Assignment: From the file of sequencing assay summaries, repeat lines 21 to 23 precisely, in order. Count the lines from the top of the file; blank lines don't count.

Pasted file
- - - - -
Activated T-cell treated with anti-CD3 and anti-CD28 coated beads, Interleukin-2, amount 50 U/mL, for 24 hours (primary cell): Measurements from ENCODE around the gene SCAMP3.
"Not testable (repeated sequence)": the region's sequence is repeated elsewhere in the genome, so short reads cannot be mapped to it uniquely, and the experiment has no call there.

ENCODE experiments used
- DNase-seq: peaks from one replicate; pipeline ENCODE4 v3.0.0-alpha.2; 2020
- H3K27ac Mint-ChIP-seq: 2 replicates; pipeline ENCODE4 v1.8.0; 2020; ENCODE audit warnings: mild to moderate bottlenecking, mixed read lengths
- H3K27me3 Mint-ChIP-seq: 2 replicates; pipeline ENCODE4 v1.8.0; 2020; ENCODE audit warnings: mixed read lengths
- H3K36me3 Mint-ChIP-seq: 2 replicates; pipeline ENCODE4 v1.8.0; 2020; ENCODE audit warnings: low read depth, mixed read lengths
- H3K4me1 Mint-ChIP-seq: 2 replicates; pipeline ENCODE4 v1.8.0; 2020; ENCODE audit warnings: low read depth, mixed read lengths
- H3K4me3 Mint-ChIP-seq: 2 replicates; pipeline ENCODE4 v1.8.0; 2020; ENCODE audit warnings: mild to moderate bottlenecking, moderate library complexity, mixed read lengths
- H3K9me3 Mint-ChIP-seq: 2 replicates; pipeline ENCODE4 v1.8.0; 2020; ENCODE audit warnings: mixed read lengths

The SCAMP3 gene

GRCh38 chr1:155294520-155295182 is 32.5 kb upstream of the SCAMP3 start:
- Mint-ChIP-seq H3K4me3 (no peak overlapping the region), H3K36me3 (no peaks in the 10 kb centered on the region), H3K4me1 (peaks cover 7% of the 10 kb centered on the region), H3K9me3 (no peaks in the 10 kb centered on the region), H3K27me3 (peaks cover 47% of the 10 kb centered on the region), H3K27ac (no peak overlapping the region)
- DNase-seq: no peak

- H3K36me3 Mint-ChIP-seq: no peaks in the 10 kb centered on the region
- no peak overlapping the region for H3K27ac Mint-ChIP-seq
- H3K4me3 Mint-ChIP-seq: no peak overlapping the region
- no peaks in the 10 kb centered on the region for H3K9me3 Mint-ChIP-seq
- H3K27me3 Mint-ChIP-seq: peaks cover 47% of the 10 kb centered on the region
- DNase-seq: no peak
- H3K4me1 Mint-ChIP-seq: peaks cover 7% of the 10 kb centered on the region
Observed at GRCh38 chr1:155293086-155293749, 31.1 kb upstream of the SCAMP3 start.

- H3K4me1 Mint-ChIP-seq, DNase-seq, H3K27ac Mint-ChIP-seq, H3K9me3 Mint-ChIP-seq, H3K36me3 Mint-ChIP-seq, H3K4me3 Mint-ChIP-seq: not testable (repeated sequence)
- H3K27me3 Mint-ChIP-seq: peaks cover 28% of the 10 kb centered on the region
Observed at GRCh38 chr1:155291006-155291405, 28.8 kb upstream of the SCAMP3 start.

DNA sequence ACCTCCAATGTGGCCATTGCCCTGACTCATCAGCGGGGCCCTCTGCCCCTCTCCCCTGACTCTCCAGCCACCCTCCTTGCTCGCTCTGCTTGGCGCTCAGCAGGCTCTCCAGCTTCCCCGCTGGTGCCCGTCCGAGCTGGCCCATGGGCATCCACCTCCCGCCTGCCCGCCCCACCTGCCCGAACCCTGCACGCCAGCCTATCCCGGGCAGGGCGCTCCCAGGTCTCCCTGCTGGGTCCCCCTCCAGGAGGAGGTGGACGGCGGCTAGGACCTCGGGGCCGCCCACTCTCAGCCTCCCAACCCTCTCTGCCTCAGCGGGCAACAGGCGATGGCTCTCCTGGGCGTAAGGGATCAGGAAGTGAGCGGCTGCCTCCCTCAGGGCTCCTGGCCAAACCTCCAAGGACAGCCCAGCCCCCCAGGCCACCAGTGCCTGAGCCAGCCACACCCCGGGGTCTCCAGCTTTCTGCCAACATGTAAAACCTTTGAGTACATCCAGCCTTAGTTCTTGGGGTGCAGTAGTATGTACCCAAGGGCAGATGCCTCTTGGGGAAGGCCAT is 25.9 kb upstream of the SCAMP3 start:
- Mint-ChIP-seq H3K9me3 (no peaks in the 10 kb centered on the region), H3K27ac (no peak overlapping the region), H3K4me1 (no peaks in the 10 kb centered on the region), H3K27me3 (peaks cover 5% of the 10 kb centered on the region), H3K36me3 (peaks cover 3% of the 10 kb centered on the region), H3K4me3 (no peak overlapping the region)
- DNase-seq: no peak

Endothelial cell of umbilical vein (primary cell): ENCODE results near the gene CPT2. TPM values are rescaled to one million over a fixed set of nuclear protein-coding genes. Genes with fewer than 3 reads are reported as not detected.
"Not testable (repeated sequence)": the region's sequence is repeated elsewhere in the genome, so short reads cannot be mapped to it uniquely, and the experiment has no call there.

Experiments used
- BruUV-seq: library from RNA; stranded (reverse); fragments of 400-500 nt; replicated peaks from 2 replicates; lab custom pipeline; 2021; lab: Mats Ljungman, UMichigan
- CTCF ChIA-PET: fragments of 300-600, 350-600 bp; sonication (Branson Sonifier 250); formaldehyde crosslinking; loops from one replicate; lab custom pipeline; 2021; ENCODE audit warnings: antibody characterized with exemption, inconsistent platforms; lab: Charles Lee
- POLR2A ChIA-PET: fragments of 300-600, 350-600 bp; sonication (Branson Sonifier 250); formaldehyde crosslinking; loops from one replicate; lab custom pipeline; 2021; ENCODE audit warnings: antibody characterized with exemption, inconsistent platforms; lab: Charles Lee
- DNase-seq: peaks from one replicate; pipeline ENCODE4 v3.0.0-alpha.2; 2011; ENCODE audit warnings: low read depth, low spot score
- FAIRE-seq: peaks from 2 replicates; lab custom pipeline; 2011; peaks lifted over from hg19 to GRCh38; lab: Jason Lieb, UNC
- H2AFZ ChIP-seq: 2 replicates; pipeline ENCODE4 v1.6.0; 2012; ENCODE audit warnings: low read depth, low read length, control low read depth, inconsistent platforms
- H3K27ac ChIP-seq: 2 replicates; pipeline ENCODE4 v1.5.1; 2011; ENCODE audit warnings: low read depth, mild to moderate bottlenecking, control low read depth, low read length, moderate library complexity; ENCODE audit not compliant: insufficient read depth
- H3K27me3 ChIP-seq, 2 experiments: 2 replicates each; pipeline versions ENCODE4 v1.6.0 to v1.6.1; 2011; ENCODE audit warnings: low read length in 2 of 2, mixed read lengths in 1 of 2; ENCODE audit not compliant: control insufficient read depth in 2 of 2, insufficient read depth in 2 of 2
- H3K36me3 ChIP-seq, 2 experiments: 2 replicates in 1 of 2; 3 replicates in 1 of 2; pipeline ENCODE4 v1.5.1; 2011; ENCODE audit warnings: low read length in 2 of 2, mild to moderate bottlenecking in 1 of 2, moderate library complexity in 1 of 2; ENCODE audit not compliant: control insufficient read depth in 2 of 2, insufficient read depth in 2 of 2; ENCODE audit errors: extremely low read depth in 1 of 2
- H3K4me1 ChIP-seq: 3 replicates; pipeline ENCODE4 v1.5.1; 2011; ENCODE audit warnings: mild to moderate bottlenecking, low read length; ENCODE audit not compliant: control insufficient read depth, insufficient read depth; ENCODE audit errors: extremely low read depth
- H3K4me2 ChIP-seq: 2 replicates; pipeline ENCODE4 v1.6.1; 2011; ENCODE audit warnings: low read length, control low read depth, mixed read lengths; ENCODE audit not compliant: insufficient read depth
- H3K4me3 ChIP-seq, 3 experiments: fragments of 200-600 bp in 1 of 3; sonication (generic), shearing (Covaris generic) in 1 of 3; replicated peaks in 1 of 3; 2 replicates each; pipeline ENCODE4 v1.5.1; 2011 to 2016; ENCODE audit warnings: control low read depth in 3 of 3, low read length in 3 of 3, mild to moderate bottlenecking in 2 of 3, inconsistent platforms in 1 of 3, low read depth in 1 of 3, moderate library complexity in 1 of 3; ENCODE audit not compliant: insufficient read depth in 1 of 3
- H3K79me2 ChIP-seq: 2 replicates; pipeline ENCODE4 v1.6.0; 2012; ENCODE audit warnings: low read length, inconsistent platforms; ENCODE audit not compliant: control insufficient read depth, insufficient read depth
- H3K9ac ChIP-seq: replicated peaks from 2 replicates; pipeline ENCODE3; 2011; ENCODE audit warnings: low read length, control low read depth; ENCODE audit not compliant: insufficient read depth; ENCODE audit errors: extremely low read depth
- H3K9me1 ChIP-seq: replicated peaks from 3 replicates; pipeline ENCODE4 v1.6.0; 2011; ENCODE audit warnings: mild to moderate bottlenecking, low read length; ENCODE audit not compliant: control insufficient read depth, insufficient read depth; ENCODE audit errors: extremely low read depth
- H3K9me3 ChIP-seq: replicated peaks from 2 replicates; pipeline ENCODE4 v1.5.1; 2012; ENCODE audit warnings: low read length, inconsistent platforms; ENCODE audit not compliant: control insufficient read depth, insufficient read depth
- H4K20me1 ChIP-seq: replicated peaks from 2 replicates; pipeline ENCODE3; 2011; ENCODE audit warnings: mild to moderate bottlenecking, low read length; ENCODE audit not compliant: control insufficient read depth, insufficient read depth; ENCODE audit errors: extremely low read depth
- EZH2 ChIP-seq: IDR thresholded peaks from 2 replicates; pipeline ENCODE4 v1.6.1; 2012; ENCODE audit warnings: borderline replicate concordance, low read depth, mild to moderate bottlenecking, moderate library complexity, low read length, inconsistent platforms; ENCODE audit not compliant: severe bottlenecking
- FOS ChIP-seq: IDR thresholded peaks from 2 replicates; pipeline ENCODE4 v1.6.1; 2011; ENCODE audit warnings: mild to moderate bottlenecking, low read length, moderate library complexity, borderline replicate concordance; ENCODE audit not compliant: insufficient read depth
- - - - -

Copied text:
- H3K4me1 Mint-ChIP-seq: peaks cover 7% of the 10 kb centered on the region
Observed at GRCh38 chr1:155293086-155293749, 31.1 kb upstream of the SCAMP3 start.

- H3K4me1 Mint-ChIP-seq, DNase-seq, H3K27ac Mint-ChIP-seq, H3K9me3 Mint-ChIP-seq, H3K36me3 Mint-ChIP-seq, H3K4me3 Mint-ChIP-seq: not testable (repeated sequence)